Many of the most familiar snack foods we know from supermarkets around the world began their careers as “medicine,” or foods that offered some sort of health-related cure. Here is a list of the most surprising:
1. Graham Crackers
In 1829 Reverend Sylvester Graham, touted the blandness of these cookies as having a sobering effect on people who tended to engage in “self-abuse.” That claim could’ve made for some interesting clinical trials.
2. Corn Flakes
Will Keith Kellogg created corn flakes as a dietary supplement to be used in hospitals, where they would significantly enhance common, drab institutional diets and improve patients’ digestion.
This soft drink is now considered extremely unhealthy due to its high levels of sugar. However, Coca Cola was originally marketed as a health tonic by creator John Pemberton, banking on the then-common belief that carbonated beverages increased wellness.
4. Fig Newtons
In 1892 these mini-cakes were introduced to the market as digestive aid for a society that believed that irregular digestion was the cause of many illnesses.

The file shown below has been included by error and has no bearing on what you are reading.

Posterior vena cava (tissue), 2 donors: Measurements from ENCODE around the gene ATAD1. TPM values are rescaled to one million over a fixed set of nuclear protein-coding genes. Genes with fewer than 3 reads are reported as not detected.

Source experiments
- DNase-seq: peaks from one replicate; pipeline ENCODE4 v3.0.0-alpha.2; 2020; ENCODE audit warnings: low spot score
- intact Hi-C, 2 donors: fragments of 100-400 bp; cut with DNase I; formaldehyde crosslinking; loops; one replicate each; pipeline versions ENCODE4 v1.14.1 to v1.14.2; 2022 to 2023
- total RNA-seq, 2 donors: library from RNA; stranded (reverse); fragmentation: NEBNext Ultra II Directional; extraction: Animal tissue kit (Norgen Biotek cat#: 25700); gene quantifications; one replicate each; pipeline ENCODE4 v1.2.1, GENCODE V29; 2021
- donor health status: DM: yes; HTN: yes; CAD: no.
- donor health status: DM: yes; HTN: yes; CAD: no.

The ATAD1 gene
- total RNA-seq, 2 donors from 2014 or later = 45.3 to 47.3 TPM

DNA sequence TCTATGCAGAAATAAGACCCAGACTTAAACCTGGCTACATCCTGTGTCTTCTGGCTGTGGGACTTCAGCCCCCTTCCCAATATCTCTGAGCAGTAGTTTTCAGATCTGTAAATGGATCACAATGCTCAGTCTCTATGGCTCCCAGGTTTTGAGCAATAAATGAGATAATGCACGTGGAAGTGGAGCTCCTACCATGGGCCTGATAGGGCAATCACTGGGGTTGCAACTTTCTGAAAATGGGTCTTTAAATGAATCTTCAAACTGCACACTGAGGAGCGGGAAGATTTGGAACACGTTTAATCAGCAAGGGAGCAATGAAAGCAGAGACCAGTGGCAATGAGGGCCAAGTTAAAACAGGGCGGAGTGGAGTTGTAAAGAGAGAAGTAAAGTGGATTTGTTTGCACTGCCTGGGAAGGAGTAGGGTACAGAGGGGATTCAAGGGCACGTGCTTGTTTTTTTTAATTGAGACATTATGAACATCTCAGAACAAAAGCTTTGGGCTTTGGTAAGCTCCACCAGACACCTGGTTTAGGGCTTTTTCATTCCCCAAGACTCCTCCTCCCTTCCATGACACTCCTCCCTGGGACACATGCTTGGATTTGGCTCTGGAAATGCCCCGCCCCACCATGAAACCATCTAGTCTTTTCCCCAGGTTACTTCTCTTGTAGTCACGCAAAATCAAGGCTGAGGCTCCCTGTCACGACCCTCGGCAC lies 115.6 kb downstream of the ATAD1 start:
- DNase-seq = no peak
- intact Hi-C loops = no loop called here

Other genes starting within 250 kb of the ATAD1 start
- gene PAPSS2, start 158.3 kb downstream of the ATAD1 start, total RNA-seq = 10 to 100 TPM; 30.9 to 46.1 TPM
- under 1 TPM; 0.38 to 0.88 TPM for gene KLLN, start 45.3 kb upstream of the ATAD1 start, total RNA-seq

In 1876, the extremely popular, now-defunct soft drink claimed to have powerful “medicinal”powers thanks to the mysterious extract from a South American plant that it contained, supposedly. It had the power to counteract paralysis, “softening of the brain,”and insomnia, or so they said.
6. Heath Bar
It’s not clear what was so “healthy” about chocolate, butter, sugar and almonds, but this product was advertised by L.S. Heath, starting in 1914, with the slogan, “Heath for better health!”
7. Goo-Goo Clusters
What we now consider pure, unhealthy candy was, during Depression-era America, advertised as a “nourishing lunch for a nickel.”That sounds like a bit of stretch for peanuts covered in marshmallow and chocolate.
One of the world’s most popular soft drinks retains its reputation today for being the upset-stomach-reliever it was back when it was first released in 1929, weeks before the Wall Street crash. It was originally called “Bib-Label Lithiated Lemon-Lime Soda,” because it contained the chemical element lithium, which could indeed affect one’s mood. The later-regulated lithium was removed from the drink’s formula in 1950.
9. McVitie’s Digestive Biscuits
Another cookie originally sold as a digestive aid, introduced in 1892. The idea was that the cookie’s high level of sodium bicarbonate (a.k.a. baking soda) would improve one’s health and digestion. The company has since abandoned that claim as part of their marketing strategy.